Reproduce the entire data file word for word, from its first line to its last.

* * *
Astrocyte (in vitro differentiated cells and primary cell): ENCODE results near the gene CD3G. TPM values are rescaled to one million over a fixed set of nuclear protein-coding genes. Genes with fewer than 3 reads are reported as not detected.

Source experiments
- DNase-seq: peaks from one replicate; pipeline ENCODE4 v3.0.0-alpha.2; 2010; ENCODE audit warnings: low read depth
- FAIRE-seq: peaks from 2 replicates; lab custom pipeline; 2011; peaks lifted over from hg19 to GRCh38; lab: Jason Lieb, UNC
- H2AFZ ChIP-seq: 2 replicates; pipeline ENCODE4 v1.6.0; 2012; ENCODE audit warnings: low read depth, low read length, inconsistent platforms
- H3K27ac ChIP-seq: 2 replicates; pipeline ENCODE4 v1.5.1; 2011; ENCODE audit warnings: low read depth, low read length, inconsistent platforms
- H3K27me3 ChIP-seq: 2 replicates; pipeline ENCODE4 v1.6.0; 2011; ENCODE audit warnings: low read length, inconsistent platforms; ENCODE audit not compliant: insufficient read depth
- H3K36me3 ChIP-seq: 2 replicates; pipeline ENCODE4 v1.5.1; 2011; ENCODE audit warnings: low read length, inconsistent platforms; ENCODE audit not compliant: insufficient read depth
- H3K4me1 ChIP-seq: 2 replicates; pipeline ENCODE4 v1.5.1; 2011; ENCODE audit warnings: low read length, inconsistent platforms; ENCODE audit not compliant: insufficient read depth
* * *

Astrocyte (in vitro differentiated cells and primary cell): ENCODE results near the gene CD3G. TPM values are rescaled to one million over a fixed set of nuclear protein-coding genes. Genes with fewer than 3 reads are reported as not detected.

Source experiments
- DNase-seq: peaks from one replicate; pipeline ENCODE4 v3.0.0-alpha.2; 2010; ENCODE audit warnings: low read depth
- FAIRE-seq: peaks from 2 replicates; lab custom pipeline; 2011; peaks lifted over from hg19 to GRCh38; lab: Jason Lieb, UNC
- H2AFZ ChIP-seq: 2 replicates; pipeline ENCODE4 v1.6.0; 2012; ENCODE audit warnings: low read depth, low read length, inconsistent platforms
- H3K27ac ChIP-seq: 2 replicates; pipeline ENCODE4 v1.5.1; 2011; ENCODE audit warnings: low read depth, low read length, inconsistent platforms
- H3K27me3 ChIP-seq: 2 replicates; pipeline ENCODE4 v1.6.0; 2011; ENCODE audit warnings: low read length, inconsistent platforms; ENCODE audit not compliant: insufficient read depth
- H3K36me3 ChIP-seq: 2 replicates; pipeline ENCODE4 v1.5.1; 2011; ENCODE audit warnings: low read length, inconsistent platforms; ENCODE audit not compliant: insufficient read depth
- H3K4me1 ChIP-seq: 2 replicates; pipeline ENCODE4 v1.5.1; 2011; ENCODE audit warnings: low read length, inconsistent platforms; ENCODE audit not compliant: insufficient read depth